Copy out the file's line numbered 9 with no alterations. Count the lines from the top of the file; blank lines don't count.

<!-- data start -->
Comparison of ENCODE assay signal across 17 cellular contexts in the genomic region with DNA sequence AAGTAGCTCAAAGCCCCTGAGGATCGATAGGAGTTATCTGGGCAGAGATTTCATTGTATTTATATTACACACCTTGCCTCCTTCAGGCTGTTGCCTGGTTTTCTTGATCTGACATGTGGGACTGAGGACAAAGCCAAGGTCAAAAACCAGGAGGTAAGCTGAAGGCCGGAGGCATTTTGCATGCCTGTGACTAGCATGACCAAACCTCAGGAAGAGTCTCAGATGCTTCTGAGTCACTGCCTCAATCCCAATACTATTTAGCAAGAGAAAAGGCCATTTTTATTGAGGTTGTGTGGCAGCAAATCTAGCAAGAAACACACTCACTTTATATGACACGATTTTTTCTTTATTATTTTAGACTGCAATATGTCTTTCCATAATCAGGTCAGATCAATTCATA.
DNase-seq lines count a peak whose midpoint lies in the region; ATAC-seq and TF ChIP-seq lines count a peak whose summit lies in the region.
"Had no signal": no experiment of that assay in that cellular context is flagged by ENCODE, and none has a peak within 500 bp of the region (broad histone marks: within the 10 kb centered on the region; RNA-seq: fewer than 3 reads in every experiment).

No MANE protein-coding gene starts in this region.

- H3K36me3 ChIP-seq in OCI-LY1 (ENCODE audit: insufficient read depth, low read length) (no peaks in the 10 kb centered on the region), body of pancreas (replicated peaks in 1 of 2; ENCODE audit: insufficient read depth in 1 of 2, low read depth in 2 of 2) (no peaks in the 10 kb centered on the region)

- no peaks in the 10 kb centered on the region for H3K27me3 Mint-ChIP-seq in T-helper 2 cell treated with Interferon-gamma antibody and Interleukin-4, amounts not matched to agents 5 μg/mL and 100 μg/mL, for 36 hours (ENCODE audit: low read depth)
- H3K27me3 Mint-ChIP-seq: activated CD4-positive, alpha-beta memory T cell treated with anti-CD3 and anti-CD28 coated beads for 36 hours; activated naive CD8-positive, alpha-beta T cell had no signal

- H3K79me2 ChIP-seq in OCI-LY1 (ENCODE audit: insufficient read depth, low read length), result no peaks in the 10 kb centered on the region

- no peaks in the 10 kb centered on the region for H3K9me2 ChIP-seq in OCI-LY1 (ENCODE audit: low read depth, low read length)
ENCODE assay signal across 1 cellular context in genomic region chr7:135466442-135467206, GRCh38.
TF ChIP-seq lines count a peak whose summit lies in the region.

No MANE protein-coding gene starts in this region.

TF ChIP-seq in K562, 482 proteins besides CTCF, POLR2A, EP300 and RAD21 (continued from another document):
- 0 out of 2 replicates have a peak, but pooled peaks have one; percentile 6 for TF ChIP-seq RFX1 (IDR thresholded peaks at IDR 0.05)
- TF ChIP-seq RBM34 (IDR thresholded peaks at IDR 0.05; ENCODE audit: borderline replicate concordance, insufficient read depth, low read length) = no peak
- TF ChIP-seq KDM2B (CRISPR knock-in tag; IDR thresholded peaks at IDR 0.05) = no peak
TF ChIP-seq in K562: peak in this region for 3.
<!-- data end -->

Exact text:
- no peaks in the 10 kb centered on the region for H3K9me2 ChIP-seq in OCI-LY1 (ENCODE audit: low read depth, low read length)